RingCentral has revealed several new capabilities for its Message Video Phone (MVP) unified communications platform to make meetings more secure, feature-rich, and easier to use. The pandemic drove the adoption of products such as RingCentral's, and the usage of it has remained high as the world remains in an indefinite hybrid work mode. UC apps enable workers to collaborate when they are physically distant, often with better results than if they were in the same room.
When the pandemic began, most of the UC-as-a-Service (UCaaS) providers -- RingCentral included -- had basic functions. Since then, there has been a mad dash to add more features to improve the products. This set of product updates adds several innovations that address some of the key aspects of remote work.
Specifically, RingCentral announced the following:
Dynamic end-to-end encryption (E2EE): This is a term that has caused great confusion in the UC industry because some vendors stretched the definition. E2EE is not just about encrypting data in flight. It also requires encrypting data at rest and at every point in the journey. There is a debate as to where and when the data should be encrypted. One might think all calls but then some of the vendor tools, such as transcription, may not work because the data is encrypted. RingCentral now offers dynamic E2EE, in which users can turn E2EE on or off mid-meeting across its mobile and desktop clients or through the browser. With other vendors, the user needs to shut down the meeting, turn on encryption, and then start the meeting again. Now it can be used whenever necessary.
C5:2020 certification compliance: The Cloud Computing Compliance Criteria Catalog, or C5, is a set of security controls that was developed by the Federal Office for Information Security (BSI) in Germany. The certification was first published in 2016 and was BSI's guideline for cloud computing security. With this release, RingCentral announced that its MVP, Video Pro, Video Pro+, Engage Digital, and Engage Voice products are all compliant with C5:2020. Buyers should do their homework on this; most UCaaS providers claim to be C5 compliant, but most only meet the 2016 certification.
RingCentral Add-Ins: This brings a number of leading apps into RingCentral Team Messaging for an integrated workflow. For example, instead of having to download a file from RingCentral and then upload it into DocuSign for a digital signature, users can sign directly in RingCentral through the DocuSign add-in. In addition to DocuSign, RingCentral will have add-ins with Akazio, Asana, BugSnag, Github, Hubspot, Jira, Keeper AI, Prodoscore, RingClone, and Trello with more coming. These are in addition to the more than 250 apps integrations in the RingCentral AppGallery. Add-in integrations will be available mid-October, but developers can build now.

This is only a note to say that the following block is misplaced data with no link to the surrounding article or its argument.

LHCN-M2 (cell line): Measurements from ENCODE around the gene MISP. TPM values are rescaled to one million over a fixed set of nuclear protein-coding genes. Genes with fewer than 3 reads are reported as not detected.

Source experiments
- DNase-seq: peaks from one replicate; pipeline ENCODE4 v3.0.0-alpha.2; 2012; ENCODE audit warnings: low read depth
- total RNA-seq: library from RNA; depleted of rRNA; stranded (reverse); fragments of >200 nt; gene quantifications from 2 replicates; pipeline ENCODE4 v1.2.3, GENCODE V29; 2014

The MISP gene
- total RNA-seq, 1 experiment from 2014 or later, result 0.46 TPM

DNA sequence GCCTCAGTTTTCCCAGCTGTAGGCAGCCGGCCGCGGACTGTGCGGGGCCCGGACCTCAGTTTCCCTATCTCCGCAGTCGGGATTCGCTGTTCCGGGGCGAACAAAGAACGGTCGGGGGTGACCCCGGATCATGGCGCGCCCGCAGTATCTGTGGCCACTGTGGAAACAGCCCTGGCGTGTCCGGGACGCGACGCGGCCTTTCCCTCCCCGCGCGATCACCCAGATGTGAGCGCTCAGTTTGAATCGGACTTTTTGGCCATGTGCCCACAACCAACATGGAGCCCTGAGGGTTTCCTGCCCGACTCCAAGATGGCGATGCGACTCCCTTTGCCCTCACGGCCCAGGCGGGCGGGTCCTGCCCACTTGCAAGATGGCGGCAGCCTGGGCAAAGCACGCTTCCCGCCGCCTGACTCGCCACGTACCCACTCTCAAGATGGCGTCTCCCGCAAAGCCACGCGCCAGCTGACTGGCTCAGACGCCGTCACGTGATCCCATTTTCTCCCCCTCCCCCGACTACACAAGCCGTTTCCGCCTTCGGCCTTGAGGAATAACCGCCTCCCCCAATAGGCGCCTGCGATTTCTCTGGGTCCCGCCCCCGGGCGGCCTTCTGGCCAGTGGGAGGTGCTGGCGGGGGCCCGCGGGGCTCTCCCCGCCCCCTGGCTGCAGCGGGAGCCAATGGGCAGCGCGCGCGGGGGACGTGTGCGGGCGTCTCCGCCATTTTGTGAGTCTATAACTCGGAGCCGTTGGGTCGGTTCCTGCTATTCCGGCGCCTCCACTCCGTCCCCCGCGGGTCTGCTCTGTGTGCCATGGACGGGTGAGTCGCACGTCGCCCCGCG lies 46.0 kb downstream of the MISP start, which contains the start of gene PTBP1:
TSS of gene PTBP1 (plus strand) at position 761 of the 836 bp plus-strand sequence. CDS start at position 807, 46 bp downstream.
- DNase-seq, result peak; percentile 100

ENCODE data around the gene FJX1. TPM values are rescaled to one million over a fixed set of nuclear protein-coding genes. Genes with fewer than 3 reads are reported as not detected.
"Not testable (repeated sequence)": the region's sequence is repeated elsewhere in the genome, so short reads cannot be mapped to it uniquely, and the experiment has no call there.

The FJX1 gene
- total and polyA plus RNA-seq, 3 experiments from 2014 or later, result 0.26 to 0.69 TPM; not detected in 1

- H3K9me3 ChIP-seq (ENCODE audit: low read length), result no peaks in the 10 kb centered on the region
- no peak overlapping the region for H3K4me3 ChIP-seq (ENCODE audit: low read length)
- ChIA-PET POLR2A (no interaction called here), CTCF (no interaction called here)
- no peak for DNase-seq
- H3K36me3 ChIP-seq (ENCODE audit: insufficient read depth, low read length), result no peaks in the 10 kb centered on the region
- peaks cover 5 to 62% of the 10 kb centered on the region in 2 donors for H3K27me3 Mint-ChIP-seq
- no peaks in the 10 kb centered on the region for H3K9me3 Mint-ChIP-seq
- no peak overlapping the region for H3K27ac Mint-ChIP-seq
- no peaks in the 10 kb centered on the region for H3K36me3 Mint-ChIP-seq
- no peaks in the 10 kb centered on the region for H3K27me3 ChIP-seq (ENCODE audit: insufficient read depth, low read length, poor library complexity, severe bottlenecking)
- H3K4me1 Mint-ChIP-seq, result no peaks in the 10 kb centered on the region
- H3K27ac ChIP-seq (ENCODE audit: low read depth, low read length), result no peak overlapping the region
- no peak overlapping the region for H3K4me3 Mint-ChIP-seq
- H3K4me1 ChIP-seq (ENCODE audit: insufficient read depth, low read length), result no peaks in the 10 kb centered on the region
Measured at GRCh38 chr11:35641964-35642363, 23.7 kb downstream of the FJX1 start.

Microsoft Teams embedded dialer: Microsoft Teams has seen a significant boost in usage with the pandemic, because the bundling with Office 365 made it fast and easy for businesses to adopt it. While Teams is adequate in the areas of messaging and video, its calling function is expensive and lacks many of the key features that businesses now require. RingCentral for Microsoft Teams brings Ring's best-in-class enterprise calling capabilities to Teams. The integration makes the RingCentral dial pad available directly in Teams; this lets customers use Teams for messaging but will have a significantly better calling experience than with Teams calling.
Mobile Heads Up Display (HUD): Earlier this year, RingCentral added HUD functionality to its desktop app enabling power users, such as admins and receptionists, to have a centralized view of all callable extensions. The HUD will be available on the mobile client by year-end. Two years ago, this feature wasn't needed, but now that more of the world is working from home, the ability to manage call queues and other information from a mobile device is necessary.
Team huddle capabilities: This is an interesting extension to MVP, because it enables users to create ad-hoc collaborative spaces in which users can pop in and out as they desire. A good analogy is how Discord works, where gamers can jump into and out of collaborative sessions. This is targeted at use cases where a person or team would want to let people drop in at their leisure. IT service desks, HR departments, or break-out rooms at events are good examples.
Enhancements to immersive experiences: Last year RingCentral launched its own video capabilities as an alternative to the Zoom partnership. Since then, it has quickly added capabilities that have brought it to par with much of the field. This week it added the following video experiences:
breakout rooms for small group discussions within meetings;
transparent speaker when overlay mode is used. Without this, the active speaker can often block on-screen content;
new immersive scenes such as virtual conference rooms and newsrooms to better replicate an in-person session;
auto-framing capabilities that continuously center the speaker. While many cameras do this, RingCentral does this in software and will work with any camera;
touch up appearances, where users can touch up their skin, add virtual makeup, color their lips and whiten their teeth. This is an example where virtual meetings can have an advantage over in person.
It's been a busy few months for RingCentral, but in a pre-briefing, the company told me to be on the lookout for more news soon. The Enterprise Connect event is at the end of September, and RingCentral is a major sponsor, so I'm expecting news there. Buyers of UCaaS products are the real winners here because RingCentral and its competitors have all stepped on the innovation pedal and are rolling out new features at an unprecedented rate.